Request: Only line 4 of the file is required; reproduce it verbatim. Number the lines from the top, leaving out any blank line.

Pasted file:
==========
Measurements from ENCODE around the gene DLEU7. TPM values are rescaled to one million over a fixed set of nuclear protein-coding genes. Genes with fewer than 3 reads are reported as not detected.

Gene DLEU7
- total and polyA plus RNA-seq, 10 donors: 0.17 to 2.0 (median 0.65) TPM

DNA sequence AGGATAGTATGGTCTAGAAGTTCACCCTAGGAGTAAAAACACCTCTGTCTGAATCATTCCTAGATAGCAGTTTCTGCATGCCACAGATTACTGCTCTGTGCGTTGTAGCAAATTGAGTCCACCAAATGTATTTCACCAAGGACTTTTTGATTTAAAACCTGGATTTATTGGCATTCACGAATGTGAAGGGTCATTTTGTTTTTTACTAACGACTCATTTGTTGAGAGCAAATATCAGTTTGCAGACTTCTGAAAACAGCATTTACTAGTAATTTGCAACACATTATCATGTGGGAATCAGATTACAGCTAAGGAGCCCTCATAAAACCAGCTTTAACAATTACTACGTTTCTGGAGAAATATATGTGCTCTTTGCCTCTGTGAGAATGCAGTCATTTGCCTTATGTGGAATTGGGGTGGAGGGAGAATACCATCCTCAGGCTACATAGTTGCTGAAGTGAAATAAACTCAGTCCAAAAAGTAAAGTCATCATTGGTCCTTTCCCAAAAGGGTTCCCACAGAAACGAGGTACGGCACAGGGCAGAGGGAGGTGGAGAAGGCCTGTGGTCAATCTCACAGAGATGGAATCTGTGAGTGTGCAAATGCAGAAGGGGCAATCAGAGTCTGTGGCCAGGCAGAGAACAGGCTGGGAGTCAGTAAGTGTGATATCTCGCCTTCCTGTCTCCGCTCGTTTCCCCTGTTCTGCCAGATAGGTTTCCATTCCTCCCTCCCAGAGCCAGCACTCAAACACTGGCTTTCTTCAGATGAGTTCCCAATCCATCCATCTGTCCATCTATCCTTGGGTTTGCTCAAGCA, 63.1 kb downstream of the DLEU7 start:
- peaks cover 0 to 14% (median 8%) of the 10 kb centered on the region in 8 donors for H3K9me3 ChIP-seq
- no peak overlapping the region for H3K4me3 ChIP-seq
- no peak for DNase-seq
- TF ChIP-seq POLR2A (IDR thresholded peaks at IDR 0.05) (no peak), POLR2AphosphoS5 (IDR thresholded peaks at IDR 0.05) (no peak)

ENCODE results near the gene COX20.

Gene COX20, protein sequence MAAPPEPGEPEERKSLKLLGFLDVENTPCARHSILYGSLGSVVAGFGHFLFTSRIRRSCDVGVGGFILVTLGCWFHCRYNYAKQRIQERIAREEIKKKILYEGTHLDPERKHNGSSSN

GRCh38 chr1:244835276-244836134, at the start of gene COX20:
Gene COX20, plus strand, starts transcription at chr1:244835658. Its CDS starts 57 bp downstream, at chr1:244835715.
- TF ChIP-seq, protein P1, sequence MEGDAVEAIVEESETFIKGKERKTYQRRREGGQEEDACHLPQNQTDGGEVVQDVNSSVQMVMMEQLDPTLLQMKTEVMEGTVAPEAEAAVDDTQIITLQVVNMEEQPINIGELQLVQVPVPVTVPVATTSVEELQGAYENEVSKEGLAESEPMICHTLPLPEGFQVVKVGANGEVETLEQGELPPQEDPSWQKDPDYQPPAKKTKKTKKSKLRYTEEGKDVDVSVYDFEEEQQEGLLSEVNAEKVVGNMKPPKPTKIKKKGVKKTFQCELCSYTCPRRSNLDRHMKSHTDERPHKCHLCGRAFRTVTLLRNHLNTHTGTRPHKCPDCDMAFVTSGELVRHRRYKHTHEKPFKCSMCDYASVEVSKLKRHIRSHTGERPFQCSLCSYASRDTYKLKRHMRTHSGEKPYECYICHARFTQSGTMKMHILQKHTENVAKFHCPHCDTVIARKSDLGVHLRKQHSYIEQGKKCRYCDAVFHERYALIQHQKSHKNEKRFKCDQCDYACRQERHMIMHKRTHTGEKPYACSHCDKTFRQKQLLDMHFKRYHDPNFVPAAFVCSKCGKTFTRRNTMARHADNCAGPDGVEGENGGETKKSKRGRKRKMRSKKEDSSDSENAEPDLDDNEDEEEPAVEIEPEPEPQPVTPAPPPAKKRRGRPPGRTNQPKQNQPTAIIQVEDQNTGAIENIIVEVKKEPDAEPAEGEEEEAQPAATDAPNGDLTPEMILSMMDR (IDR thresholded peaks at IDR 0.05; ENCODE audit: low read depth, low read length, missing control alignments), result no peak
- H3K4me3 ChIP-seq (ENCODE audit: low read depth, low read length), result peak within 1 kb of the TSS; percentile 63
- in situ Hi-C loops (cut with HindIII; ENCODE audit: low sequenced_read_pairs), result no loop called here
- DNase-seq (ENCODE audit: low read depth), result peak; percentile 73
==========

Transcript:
DNA sequence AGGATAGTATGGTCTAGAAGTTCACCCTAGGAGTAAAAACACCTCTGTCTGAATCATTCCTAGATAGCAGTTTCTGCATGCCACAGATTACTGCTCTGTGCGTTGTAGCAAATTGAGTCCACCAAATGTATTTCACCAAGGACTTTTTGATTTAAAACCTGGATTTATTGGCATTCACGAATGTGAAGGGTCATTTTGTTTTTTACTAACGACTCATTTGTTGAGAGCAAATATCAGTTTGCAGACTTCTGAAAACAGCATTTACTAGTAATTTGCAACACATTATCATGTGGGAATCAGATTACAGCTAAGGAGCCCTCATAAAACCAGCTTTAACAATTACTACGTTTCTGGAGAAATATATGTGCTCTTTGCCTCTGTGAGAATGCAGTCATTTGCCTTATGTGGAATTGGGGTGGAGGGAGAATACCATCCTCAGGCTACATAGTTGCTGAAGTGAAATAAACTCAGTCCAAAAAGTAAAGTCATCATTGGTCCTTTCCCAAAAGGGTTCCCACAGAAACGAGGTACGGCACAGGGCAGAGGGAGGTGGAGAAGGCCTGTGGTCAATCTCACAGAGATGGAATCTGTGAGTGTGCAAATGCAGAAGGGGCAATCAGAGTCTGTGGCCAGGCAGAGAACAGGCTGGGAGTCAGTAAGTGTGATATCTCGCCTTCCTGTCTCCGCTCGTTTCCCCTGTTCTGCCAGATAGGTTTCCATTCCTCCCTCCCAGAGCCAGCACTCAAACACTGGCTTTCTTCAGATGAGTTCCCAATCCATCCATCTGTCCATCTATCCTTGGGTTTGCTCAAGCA, 63.1 kb downstream of the DLEU7 start: